Bonds and Gold React Differently to “Inflation” … or Do They?

As usual, the Pied Pipers of the Gold Bug Echo Chamber especially are, at best, fighting the last war; and have again failed to understand TODAY’S market dynamics.

COMMENTARY -- February 22, 2021

The morning of Wednesday, February 17, brought a minor (so far) jolt to markets the likes of which had not been seen in quite some time: a HUGE jump in U.S. producer price “inflation.” Expected to come in at a 0.4% rise month-over-month, the number instead was a whopping +1.3% rise in producer prices; in one month!

Granted, year-over-year numbers remain relatively tame. Yet it’s the recent trajectory that has a few more people on Wall Street taking notice: a host of base metals, energy and even agricultural commodities have all been on tears in the recent past. Increasingly, it’s being believed that broader consumer price inflation will soon be picking up notably on the heels of all this.

While such a move in a headline inflation number like this has had the expected outcome where the Treasury bond market is concerned—pushing yields to their highest close since before the Plannedemic—gold decidedly has not followed the script. In fact, the yellow metal closed the week just past hanging on for dear life to a hoped-for “double bottom” within that $1,750-$1,775 per ounce range I suggested months ago was the potential next destination; this, after advising my Members to sell our ETF and trading positions at last summer’s peak near $2,100/ounce.

What gives!?


That was the key phrase of a Bloomberg headline as gold struggled to get off the mat last week. Yet gold’s being a laggard given the runs of almost everything else in the recent past—not the least of which, all the industrial metals, “Green energy” plays, Bitcoin, etc.—is no mystery, as I have been discussing for some time. But it apparently is to some of the “usual suspects,” who once more have egg on their faces over their calls that gold was going to soar post-U.S. election thanks to 1. Biden’s victory, 2. The appointment of the hyper-Keynesian Establishment retread Janet Yellen as Treasury Secretary, 3. The Democrat Party’s takeover of the Senate and 4. The likely prospects of a few gazillion dollars’ worth of MORE “stimulus” of one kind or another; all of which was supposed to send gold soaring with these other things.

As I have said countless times, though, folks who have been too trusting of the yarns and sales pitches (as opposed to sound, informed market advice) of too many gold gurus need to remember a fact of life of the markets todayand that is, gold’s fate is NOT determined by what “Gold bugs” think, but what the 99%+ of other investors think. And for the time being, all those other generalist investors/NON-Gold bugs have a lot more to occupy their time and money with that is working.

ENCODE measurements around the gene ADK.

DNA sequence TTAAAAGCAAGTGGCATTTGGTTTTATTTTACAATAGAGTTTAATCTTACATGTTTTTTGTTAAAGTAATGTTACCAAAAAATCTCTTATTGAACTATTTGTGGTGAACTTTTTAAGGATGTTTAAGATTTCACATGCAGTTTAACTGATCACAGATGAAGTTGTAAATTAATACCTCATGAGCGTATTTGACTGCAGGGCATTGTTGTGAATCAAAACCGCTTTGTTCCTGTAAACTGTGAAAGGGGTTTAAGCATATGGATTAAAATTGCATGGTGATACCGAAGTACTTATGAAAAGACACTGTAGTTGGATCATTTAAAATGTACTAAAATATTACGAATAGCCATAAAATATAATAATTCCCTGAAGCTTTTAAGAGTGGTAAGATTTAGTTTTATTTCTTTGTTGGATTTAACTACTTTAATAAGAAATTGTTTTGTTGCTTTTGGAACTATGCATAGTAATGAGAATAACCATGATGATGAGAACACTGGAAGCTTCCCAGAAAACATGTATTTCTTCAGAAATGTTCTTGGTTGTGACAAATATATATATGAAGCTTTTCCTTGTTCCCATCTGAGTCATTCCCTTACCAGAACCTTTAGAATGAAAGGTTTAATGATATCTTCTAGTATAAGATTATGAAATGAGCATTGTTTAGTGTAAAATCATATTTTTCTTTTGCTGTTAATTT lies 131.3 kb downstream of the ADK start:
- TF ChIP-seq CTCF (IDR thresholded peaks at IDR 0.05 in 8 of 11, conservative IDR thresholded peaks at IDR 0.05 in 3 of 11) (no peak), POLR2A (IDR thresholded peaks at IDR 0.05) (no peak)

“Inflation is always and everywhere a monetary phenomenon, in the sense that it  cannot occur without a more rapid increase in the quantity of money than in output.”

          -- Milton Friedman (and others)

It’s been some 40 years since the last major surge of consumer price inflation in the U.S. peaked with the likewise double-digit high interest rates that the 1980’s began with. Since that time, each notable rebound in consumer prices within what has been a 40-year trend now of generally declining price measures has been accompanied—as now—with dire warnings that this time our fate really will be “hyperinflation.” Maybe we dodged the bullet in the late 70’s – early 80’s and didn’t quite get to the Weimar Germany-like “wheelbarrow stage”. . .but it’s coming! And you’d better own gold!

Yet with each fleeting move back toward broader and sustained consumer price inflation, those episodes petered out almost as quickly. I won’t take the time and space here to go into it all; but I addressed this in some considerable detail (along with several other subjects and investment themes) on the day of that big PPI jump with my buddy Trevor Hall at Mining Stock Daily.

As I explained (and will be further in MUCH more detail in the coming few weeks), the BIGGEST thing that has all the Gold bugs and others wrong-footed yet again is their failure to understand “The Flation Debate” as it IS in the Year 2021.  I URGE you to listen to the recording at

And on this subject, your “homework” is also to go back to a discussion I had with Palisade Gold Radio’s Tom Bodrovics on this same subject; it can be listened to at